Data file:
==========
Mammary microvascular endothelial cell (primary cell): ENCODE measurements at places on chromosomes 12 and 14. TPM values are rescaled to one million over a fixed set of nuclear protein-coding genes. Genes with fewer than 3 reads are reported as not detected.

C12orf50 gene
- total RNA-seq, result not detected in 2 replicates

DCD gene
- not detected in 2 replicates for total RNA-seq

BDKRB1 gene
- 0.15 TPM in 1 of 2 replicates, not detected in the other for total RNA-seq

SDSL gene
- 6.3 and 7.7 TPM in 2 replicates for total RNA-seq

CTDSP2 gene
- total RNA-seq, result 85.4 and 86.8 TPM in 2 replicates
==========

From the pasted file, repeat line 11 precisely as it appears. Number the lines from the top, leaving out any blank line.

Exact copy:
- total RNA-seq, result 85.4 and 86.8 TPM in 2 replicates